Self-tracking: “If man were meant to fly” and other objections

Self tracking for performance has a place on the map now thanks to the May 2 New York Times Magazine article by Gary Wolf. But along with praise and interest, “The Data-Driven Life” also drew harsh, skeptical reactions.

Many of the objections were of the “if man were meant to fly, he’d have wings” variety. But many others were valid.

The practice will run over a few bumps before it joins mainstream performance management and business intelligence. Unlike the impersonal data we know and love, keeping data about oneself can be uncomfortable, difficult, and downright weird.

One of the articulate skeptics called it “robot envy.” In his weblog, Marginal Utility, Rob Horning summed up his objections in the final paragraph.

Numbers can provide only one sort of “truth” about ourselves, and to pursue it we must surrender or compromise other kinds of truth—for example, the intuitive faith we have in our qualitative assessments of our dasein. […] In other words, we give up our soul for a spreadsheet.

I’d like to meet the spreadsheet that steals souls. Until then, I’ll cling to my belief that no spreadsheet, not even Excel, has any more power to do that than a blood pressure cuff or a bathroom scale.

A more credible response came on the New York Times site from “Matt” in California.

Self-tracking will undoubtedly be used to oppress. It will wend its way into mainstream culture, eventually becoming something that employers expect of you as a matter of course. The temporal “productivity gaps” which we use to daydream, think about politics or other non-work related ideas, or simply consolidate memories, will be targeted and eliminated. Also, it is almost inconceivable that self-tracking data will avoid eventually going public.

Wolf gave his own response to some of the criticism (apparently a few minutes before Matt gave his).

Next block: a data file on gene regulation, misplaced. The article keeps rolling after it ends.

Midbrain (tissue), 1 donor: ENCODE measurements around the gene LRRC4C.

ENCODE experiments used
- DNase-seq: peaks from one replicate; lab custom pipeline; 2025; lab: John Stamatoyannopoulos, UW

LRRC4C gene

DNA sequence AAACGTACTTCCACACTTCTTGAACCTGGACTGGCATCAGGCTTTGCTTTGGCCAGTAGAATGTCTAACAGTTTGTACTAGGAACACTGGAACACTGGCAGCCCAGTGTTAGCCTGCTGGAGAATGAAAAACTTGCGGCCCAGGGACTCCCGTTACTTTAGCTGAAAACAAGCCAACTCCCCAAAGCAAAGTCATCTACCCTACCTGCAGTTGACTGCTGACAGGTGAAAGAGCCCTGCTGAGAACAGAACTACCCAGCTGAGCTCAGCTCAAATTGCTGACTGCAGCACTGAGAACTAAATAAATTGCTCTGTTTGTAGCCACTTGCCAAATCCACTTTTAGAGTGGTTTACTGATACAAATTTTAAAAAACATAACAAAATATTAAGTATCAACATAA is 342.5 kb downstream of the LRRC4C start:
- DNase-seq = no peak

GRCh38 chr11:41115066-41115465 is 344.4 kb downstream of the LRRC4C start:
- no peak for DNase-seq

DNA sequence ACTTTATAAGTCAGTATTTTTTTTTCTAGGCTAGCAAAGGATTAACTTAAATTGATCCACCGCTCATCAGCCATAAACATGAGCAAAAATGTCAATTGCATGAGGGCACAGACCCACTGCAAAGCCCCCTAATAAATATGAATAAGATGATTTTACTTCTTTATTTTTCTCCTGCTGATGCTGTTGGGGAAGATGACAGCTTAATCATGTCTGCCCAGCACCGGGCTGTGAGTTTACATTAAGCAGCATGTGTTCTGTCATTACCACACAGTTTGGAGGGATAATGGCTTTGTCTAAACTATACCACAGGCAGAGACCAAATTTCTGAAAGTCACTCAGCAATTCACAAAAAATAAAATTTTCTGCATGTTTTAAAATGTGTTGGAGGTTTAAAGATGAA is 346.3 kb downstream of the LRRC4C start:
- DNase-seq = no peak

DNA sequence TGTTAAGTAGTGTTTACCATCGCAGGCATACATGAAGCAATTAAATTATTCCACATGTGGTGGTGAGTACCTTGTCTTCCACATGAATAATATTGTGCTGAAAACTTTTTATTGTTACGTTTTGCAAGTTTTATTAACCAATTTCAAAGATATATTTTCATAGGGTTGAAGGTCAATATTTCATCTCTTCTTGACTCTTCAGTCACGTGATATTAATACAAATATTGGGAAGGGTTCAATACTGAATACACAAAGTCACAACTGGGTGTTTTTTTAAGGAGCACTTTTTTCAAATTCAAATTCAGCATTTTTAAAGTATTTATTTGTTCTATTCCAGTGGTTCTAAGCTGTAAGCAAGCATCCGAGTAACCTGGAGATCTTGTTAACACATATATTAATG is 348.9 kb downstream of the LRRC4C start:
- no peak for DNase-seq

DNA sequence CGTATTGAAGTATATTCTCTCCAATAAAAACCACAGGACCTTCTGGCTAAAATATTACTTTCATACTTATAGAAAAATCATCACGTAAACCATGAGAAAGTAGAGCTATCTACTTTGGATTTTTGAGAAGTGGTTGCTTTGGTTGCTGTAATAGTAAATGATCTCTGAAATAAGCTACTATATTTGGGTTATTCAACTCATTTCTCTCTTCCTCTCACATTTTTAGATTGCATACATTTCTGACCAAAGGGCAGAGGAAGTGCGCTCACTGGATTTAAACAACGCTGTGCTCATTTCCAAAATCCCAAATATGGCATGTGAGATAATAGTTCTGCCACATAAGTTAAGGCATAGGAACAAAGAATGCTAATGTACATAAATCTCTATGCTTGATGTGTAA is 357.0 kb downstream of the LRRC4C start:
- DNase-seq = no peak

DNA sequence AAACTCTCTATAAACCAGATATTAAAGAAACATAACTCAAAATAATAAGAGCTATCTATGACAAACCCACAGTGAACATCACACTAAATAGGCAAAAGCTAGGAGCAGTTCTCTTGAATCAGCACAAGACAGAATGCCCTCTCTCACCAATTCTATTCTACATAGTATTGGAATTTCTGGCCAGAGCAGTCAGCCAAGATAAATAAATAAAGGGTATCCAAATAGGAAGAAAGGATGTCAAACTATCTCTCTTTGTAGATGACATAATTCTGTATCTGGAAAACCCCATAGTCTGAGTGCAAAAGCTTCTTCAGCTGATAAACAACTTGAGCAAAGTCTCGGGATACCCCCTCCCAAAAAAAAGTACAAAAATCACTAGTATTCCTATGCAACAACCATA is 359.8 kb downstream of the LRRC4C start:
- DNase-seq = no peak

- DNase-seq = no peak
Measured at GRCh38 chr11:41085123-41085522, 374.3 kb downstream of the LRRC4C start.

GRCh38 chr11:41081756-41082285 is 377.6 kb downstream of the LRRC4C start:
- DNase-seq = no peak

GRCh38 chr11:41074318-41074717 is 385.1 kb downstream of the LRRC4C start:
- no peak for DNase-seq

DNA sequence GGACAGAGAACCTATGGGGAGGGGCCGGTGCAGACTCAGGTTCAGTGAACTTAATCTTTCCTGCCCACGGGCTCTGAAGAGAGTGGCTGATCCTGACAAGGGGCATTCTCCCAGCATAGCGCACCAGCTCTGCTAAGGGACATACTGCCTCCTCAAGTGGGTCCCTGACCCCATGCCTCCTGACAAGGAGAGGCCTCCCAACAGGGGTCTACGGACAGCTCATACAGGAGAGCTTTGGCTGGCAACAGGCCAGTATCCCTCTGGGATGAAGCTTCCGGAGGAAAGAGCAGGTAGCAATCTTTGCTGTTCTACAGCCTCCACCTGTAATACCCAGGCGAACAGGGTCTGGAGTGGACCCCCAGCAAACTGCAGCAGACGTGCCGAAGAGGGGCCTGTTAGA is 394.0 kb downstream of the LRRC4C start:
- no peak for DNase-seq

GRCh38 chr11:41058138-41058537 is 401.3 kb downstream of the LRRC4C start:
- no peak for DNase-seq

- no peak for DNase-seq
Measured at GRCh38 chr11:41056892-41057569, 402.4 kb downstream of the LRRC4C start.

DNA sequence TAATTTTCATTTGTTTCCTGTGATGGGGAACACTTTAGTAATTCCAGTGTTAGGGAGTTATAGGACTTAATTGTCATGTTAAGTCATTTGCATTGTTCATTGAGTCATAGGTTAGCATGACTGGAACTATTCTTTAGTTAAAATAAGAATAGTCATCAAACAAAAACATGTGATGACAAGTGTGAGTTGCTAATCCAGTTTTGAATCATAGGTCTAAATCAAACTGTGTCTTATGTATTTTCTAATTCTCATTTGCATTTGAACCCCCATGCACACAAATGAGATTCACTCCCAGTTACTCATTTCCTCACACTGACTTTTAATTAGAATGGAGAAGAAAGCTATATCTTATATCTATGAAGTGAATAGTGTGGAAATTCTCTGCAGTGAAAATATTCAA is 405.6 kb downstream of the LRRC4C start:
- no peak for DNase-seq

I think many of the critical reactions make sense. What are we doing to ourselves? But I suspect that even the people who say something like “turn off the computer and go outside” are more deeply involved in the culture of self-tracking than they realize, and would benefit from going beyond initial revulsion. We _are_ in the process of changing. Our new selves will have new capacities as well as new vulnerabilities. Literacy itself was once a threat to our humanity: it interfered with memory, and substituted external representation for interior experience. It replaced living dialog with marks on a page. But we found a new sort of humanity in this world of letters.

The easy answer is that self tracking has to be done in moderation. Assuming it catches on, we’ll see public-service posters on buses and trains warning against overtracking and out-of-control “self love.” But every good thing is overdone and always will be. — and the solution has never been to ban it, deny it, or belittle it. It’s here, it’s coming, and we might as well use it.

See the article here, the 59 reader-recommended responses here, and all 138 online responses here. See the 7 letters here.

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